Lucas George, Wittenberg class 2018, was recently awarded a prestigious James Madison Memorial Fellowship, becoming one of only 52 teachers in the United States to be honored with this annual award and the only recipient from the state of Ohio. The fellowship grants $24,000 to individuals desiring to become outstanding teachers of the American Constitution at the secondary school level. George will begin graduate courses this fall at Ashland University then study at Georgetown University in the summer of 2020 to enrich his teaching of American history.
George, a history major and education minor with an integrated social studies degree, is from Independence, Ohio. A four-year letter winner on Wittenberg’s swimming and diving team, he was active on campus, including being named Alma Lux, an honor bestowed upon a junior male student who possesses qualities of leadership, scholarship and service, in 2017-2018. He currently resides in Kettering, Ohio, and is a social studies teacher and head coach of the varsity swim team at Franklin High School in Franklin, Ohio.
“It’s actually kind of a sappy story of how I discovered this fellowship,” George explained. “I was eagerly waiting outside Dr. (Christian) Raffensperger’s (associate professor of history at Wittenberg and chair of the history department) Medieval Conversions class, and I noticed a brochure for the James Madison Memorial Fellowship. I remember it said the fellowship was the most prestigious fellowship that you could get as a history teacher. I took down some information from the brochure and asked my education advisor, Dr. Amy McGuffey (assistant professor of education at Wittenberg), about it. We researched the fellowship and ever since then, we have spent many occasions mapping out what I needed to do to receive it. The James Madison Fellowship is dedicated to the Father of our Constitution and is determined to continue the study and preservation of our governing document.”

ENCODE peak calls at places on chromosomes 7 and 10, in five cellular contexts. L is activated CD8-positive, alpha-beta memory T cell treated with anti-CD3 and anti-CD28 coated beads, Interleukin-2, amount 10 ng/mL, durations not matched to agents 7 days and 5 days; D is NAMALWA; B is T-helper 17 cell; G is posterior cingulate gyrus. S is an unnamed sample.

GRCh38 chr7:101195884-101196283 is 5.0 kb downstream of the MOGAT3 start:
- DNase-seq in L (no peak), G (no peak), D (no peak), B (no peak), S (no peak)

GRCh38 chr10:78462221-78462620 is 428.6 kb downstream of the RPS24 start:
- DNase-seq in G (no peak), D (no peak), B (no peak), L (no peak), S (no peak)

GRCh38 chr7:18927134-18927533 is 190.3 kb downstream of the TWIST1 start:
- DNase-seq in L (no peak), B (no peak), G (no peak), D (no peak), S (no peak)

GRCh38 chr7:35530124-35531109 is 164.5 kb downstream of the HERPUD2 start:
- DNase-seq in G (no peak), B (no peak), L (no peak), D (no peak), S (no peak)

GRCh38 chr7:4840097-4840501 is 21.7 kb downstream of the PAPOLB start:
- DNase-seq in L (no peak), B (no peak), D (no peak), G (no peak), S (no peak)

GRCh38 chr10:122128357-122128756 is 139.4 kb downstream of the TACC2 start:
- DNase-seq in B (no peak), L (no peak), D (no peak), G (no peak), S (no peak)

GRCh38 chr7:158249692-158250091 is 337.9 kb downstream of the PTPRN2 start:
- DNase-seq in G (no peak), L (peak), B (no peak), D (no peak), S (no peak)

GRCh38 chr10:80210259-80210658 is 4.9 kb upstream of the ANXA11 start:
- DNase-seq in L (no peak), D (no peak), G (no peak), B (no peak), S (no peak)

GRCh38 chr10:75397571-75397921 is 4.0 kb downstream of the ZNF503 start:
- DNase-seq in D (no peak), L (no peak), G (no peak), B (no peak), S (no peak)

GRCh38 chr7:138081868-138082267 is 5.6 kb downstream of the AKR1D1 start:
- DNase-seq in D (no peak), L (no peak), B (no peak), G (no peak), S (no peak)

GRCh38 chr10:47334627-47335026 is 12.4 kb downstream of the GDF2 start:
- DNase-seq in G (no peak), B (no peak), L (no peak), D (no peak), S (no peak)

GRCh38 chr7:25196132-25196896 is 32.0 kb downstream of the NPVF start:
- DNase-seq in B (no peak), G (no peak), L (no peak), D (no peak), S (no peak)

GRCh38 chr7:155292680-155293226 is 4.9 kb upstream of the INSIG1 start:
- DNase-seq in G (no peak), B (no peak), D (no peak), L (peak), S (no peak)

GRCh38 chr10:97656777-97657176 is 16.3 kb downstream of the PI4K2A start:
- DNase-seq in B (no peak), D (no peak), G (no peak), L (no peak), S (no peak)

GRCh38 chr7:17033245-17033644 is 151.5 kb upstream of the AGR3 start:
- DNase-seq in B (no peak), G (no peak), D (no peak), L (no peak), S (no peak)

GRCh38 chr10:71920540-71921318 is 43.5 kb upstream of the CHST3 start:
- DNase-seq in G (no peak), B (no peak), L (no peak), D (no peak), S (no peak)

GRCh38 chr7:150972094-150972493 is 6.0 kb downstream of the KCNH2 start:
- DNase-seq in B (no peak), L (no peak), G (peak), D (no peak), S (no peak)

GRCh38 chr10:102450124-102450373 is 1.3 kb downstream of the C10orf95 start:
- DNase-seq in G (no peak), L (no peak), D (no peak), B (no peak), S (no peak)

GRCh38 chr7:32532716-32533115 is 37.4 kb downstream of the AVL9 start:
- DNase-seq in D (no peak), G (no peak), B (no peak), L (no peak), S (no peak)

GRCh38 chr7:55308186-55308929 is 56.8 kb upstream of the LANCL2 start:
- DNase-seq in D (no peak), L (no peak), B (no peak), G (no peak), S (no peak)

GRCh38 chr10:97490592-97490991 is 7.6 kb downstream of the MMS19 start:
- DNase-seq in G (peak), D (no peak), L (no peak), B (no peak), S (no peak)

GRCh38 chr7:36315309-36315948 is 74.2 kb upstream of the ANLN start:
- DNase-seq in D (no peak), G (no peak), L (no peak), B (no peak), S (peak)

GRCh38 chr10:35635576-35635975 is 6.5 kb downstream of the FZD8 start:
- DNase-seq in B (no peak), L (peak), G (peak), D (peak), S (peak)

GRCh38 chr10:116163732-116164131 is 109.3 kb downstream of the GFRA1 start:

The fellowship will allow George to continue to teach at Franklin.
“Starting in the Fall of 2019, I have five years to complete my master’s degree. I have decided to pursue a master of arts in American history and government through Ashland University, which offers a wide variety of summer/online courses so it can work with my schedule. As I have told others, this degree comes second to my students and athletes. I always want to make sure that I have the time to support them and offer them the resources they need to succeed.”
During his time at Wittenberg, George was a member of the Delta Tau Delta fraternity, the Interfraternity Council, WUSO, Kappa Delta Pi, the Education Department Student Advisory Board, Phi Eta Sigma, Class Cabinet, an orientation assistant, and worked with the Springfield Promise Neighborhood. He is one of those students who knew what he wanted to do before entering college.
“Since eighth grade, I knew I wanted to be a history teacher,” he said. “My eighth-grade teacher was one that constantly inspired me to be the best that I could be, and I have been infatuated with being able to have the same effect on my students. Helping students to achieve and continue to build a solid foundation for the future is something that I love doing every day.